| Thiruvananthapuram |
Updated: December 7, 2017 6:05 am
The Kerala Women’s Commission on Wednesday asked police to take action against trolls who insulted three Muslim women college students who participated in a World Aids Day flash mob wearing hijab on December 1.
Commission chairperson M C Josephine said the insults and sexually explicit social media attacks were an insult to the state and hurt the dignity of women and that the commission would take deterrent steps.
Several flash mobs — a group dance that looks like an impromptu jig on a street — performed on December 1 at the Kottakkunnu junction, in front of a state bus depot, in Mallapuram. In one of the flash mobs were the three women dancing to Jimmikki Kammal, a popular Malayalam film song. The health department of Mallapuram district organised several events on AIDS awareness, among them the flash mobs.
Unsavoury comments were made on social media when the video started circulating. Those who backed the performance were not spared either. The women are students of Educare Dental College. They were among 50 students from the campus who were part of the AIDS awareness event. The college’s mass media officer (of the health department) Gopalan Kutty said: “The college volunteered to take part in the awareness programme. Of the 50 students, 15 participated in the flash mobs. In one performance, only three girls participated. Unfortunately, the video of that show was circulated on social media. In the other flash mobs, there were girls from Hindu, Muslim and Christian communities. In fact, the college had come forward to conduct the flash mobs.’’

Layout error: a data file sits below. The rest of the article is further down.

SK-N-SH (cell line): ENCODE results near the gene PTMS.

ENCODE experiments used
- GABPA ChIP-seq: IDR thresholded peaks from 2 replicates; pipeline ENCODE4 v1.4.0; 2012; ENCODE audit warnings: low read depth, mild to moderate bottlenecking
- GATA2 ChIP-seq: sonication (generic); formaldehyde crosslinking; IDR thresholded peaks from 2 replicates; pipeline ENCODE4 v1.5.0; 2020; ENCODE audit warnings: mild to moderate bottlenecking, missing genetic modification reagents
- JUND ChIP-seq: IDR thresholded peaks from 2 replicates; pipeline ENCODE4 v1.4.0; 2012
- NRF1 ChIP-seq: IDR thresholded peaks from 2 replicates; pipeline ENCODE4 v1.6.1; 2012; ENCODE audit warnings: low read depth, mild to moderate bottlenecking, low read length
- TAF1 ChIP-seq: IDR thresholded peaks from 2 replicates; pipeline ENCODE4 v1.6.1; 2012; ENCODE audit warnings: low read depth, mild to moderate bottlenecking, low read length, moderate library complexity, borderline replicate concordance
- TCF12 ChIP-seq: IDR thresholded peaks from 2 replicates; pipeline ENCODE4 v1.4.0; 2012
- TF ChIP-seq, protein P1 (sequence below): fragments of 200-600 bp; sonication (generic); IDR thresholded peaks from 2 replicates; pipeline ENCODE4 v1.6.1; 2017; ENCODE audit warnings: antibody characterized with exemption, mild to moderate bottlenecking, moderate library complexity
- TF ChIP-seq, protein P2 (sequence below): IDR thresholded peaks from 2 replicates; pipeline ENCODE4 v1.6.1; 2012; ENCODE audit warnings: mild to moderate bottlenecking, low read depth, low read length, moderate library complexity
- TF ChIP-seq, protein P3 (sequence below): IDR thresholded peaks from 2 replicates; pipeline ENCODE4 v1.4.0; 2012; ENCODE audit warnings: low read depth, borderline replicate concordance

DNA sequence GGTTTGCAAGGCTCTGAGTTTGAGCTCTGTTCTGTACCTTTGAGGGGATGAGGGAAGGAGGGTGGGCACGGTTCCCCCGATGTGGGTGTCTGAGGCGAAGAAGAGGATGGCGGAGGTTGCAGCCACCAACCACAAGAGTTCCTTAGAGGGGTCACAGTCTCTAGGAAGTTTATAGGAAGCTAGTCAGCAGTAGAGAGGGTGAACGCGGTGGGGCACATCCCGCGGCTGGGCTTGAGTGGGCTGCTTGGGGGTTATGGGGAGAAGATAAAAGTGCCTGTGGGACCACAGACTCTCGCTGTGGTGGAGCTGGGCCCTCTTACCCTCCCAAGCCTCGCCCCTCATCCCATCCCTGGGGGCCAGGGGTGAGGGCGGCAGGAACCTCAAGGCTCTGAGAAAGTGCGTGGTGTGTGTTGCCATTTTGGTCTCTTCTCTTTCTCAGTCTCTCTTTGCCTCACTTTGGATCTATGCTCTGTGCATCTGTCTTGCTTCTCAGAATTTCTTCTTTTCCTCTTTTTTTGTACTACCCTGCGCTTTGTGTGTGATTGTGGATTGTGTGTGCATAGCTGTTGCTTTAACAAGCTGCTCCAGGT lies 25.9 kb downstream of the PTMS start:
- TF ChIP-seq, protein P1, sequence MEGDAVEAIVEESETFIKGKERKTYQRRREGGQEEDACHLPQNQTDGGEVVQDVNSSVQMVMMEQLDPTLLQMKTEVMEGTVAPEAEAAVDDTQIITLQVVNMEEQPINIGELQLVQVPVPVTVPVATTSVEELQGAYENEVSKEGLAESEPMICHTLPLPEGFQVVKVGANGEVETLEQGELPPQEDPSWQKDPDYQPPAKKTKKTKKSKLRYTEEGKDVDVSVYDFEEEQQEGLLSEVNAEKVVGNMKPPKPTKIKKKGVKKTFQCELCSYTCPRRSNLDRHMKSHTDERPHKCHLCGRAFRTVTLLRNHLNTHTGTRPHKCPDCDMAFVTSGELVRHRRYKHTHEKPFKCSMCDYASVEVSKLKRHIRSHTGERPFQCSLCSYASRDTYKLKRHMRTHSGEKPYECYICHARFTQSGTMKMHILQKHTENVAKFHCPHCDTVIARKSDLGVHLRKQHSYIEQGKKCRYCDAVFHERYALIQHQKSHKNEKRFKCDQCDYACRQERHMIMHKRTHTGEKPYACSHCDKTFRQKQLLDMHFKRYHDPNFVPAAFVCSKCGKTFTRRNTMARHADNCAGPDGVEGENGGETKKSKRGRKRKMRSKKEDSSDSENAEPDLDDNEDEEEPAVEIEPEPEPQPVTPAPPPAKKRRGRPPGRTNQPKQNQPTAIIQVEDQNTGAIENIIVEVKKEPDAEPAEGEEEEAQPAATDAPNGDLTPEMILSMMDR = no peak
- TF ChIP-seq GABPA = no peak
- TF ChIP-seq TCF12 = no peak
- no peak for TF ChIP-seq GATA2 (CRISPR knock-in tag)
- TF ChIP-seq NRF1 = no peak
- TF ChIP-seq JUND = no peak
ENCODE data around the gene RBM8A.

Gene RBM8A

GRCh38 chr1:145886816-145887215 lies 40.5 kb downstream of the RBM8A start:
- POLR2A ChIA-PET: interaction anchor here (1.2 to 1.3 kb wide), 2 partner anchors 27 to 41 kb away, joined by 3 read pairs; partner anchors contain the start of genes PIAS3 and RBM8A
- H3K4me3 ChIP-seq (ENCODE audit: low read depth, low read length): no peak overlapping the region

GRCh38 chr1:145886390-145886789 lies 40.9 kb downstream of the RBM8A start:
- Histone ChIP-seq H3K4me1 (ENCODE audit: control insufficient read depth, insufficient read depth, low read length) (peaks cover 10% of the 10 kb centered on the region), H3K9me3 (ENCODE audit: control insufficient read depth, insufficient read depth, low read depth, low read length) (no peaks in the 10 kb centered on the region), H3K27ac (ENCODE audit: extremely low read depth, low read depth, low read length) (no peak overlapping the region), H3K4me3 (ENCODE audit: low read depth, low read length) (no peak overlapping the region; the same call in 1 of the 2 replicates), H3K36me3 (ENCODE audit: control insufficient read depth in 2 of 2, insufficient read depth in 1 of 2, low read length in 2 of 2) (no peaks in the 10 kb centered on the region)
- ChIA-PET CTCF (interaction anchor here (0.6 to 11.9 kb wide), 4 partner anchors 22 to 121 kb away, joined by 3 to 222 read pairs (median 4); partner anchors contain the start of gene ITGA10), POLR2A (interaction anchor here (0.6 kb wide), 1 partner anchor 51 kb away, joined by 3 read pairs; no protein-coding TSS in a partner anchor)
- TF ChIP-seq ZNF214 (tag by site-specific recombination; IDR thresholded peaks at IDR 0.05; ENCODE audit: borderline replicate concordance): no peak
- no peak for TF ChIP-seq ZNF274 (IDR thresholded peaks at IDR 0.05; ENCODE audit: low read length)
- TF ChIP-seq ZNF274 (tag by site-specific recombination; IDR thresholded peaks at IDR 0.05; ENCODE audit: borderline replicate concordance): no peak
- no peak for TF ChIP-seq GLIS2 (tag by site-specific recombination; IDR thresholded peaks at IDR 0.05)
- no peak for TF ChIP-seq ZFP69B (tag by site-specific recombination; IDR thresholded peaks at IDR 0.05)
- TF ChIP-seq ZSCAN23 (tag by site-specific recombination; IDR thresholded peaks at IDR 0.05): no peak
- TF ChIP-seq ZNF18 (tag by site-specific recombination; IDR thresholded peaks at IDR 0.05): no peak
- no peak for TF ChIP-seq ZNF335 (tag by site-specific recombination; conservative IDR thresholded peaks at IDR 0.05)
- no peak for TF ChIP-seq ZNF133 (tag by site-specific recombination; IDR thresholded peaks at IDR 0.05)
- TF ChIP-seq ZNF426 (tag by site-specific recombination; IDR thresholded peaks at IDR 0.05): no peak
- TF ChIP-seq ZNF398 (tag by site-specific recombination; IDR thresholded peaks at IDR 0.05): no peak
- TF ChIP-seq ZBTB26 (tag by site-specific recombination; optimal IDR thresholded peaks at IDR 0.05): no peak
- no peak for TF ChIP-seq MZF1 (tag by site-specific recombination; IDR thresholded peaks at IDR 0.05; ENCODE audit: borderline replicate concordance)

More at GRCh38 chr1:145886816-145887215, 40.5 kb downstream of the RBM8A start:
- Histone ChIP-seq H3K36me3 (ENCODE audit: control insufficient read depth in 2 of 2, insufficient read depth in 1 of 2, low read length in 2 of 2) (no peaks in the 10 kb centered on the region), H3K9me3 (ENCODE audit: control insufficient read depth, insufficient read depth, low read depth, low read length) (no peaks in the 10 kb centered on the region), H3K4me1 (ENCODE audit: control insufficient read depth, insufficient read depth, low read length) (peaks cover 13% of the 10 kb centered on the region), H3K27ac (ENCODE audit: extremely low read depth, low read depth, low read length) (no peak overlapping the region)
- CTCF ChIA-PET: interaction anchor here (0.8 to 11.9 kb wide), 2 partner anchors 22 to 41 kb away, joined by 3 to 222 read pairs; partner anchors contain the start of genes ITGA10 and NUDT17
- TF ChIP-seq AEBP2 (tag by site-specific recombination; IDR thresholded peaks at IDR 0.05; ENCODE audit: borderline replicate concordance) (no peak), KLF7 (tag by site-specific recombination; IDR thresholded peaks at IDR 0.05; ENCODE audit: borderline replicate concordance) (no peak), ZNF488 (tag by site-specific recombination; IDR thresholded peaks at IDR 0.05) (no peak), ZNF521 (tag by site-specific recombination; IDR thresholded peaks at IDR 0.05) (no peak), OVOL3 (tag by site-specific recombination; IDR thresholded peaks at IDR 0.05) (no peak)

College administrator Abdul Razak said: “We have no complaints against the girls participating in the flash mob wearing hijab. We believe these students have the freedom to stage such a performance. The trouble started when someone singled out three Muslim girls and circulated their video on social media.”
Nazer Faisy Koodathai, the general secretary of Samastha Kerala Sunni Students’ Federation, said a religion cannot be blamed for comments by orthodox elements of a community. “Religious scholars and preachers have the freedom to speak on an action as right or wrong. Islam does not encourage women dancing in public. However, it is up to each person to accept to refuse it,’’ he said.
A radio jockey in Doha, R J Sooraj, who appreciated the women’s courage, lashed out at the trolling against them.
In the video uploaded on Facebook, Sooraj asked why were those who speak about the freedom of Hadiya (a Muslim convert whose nullified marriage is being heard by the Supreme Court) not respecting the freedom of these girls. He too came under fire from trolls.
On Tuesday, Sooraj said extremist elements on both sides were exploiting his comments. “For the time being I am keeping away from the job of jockey at Radio Malayalam. I tender apology if my comments have hurt the religious sentiments.”
“In the past, I have never tried to defame any religion. I will never do so. Please consider this as a mistake. My politics has never been aligned with RSS-BJP-Sangh Parivar…. I have had Communist leanings. I will never take up such issues again. I realised that this issue has crossed limits and is even being given a communal tinge. That was not my intent,” Sooraj said.
Sooraj’s public apology and withdrawal from the show is learnt to have stemmed from the displeasure of the radio show’s management in Doha and among the Muslim community there.
(With inputs from Vishnu Varma, Kochi)